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Why am I still struggling to write fiction?

            For a long time now I’ve been trying to be practical: I went out and got a social work degree because I thought I needed to have a practical career, and I discovered that wanting to be practical and being able to do those practical things is not the same at all; and then, or even before then, I tried to be more practical about my writing, and focus on what other people wanted me to write, instead of trusting myself and writing what I needed to write.

            I spent most of last summer working on essays about psychology and trauma, because that’s what I thought I should do, because it seemed more practical than writing fiction, and more likely to get published. But, while my therapist was somewhat happy with my efforts (nothing I write is quite how she would write it, so…), I found the writing difficult and frustrating, and alienating, and the rejections kept coming anyway.


            Back when I went to school to be a writer, the message was always that there is a right way to write: there are rules you have to follow, and styles and techniques that you have to master. But four years of graduate school (two masters degrees) didn’t teach me how to be that writer, they just instilled a lot of stop signs in my brain, telling me what not to do, and who not to be (basically me). And then came all of the rejections from the publishing world, for work my teachers thought would get accepted. It’s demoralizing to be rejected both for who you are and for who you aren’t. It doesn’t leave many options.

            But it would be unfair to blame my fiction block solely on those rejections. I haven’t felt safe writing fiction for a while now, partially because of the external voices telling me that I’m writing all the wrong things, but even more so because I’ve been afraid of the truths that will come out if I allow my imagination to run free. At least with memoir writing, I only have to deal with the things I was willing and able to do in my real life; in fiction I would be opening the door to all of the forbidden thoughts: all of the dreams and ideas and impulses I’ve refused to act on.

            The thing I’ve always loved about writing fiction is that I don’t have to worry so much about the truth. I don’t have to worry if I’m misquoting or mischaracterizing someone (or capturing them exactly as they are, but as they don’t want to be seen). I can play. As a kid that meant that I could write wish-fulfillment stories, and send my characters to exciting places and give them of all the money and friends and good looks I could ever want. But even then I discovered that letting my imagination go where it wanted to go meant that other things came up too, darker things that I didn’t want to deal with. I’d try to write my version of Fantasy Island, where everything was supposed to be perfect, and monsters would start climbing up the walls and crawling out from under the beds.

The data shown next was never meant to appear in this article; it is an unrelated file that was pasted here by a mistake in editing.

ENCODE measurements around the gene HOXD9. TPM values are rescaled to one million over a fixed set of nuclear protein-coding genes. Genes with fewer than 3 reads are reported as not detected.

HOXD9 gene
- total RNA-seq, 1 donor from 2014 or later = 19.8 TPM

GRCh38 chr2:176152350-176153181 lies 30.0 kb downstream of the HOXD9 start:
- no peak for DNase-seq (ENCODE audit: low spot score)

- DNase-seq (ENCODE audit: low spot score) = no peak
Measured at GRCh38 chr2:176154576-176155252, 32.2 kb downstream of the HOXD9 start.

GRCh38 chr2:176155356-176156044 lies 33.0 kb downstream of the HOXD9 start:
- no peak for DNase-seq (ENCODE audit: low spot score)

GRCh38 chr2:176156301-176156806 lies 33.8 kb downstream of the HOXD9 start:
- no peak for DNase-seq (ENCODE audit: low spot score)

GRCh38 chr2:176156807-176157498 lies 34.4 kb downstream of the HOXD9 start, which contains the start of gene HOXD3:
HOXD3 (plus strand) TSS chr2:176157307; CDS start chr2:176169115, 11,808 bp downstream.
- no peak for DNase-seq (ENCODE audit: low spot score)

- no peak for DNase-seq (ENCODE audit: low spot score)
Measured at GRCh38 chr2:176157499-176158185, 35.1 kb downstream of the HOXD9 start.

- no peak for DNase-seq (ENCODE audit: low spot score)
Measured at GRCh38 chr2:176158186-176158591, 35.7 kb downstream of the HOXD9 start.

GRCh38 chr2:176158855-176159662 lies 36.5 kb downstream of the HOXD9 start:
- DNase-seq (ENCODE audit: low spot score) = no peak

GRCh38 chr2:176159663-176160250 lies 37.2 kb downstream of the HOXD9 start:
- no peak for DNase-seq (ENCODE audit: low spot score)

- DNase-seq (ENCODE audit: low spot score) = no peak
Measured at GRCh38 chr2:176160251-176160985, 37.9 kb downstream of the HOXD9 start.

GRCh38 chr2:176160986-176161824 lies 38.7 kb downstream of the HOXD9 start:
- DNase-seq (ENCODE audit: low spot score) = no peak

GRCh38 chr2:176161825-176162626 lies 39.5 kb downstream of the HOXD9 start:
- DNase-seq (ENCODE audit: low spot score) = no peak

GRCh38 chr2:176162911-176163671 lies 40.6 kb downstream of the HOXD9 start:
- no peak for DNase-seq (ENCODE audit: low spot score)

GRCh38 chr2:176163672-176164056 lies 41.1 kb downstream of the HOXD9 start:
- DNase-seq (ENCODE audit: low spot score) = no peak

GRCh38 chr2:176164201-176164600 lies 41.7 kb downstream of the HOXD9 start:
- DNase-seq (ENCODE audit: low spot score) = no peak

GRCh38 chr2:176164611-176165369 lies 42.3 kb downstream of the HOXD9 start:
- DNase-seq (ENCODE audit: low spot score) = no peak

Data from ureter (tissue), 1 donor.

I kept writing fiction, but I found ways to keep a lid on my imagination, listening to all of the No’s in my head, from teachers and family and friends and writing around all of those stop signs. Each story or novel took forever to write, with all of those interruptions, and the process was not fun, and I became more and more discouraged.

            But I can’t stop writing; that’s not one of the options. I want to be able to convince myself that the rejections are irrelevant, and that instead of writing what I think I am supposed to write, I should write the things I need to write. But even if I can overcome the first set of stop signs, I’m not sure I can convince myself that it’s safe to write whatever comes into my mind. I want to trust myself. I want to be ready to just write and let the chips fall where they may, but what if those chips explode in my face?

“Potato chips?”

If you haven’t had a chance yet, please check out my Young Adult novel, Yeshiva Girl, on Amazon. And if you feel called to write a review of the book, on Amazon, or anywhere else, I’d be honored.

            Yeshiva Girl is about a Jewish teenager on Long Island, named Isabel, though her father calls her Jezebel. Her father has been accused of inappropriate sexual behavior with one of his students, which he denies, but Izzy implicitly believes it’s true. As a result of his problems, her father sends her to a co-ed Orthodox yeshiva for tenth grade, out of the blue, and Izzy and her mother can’t figure out how to prevent it. At Yeshiva, though, Izzy finds that religious people are much more complicated than she had expected. Some, like her father, may use religion as a place to hide, but others search for and find comfort, and community, and even enlightenment. The question is, what will Izzy find?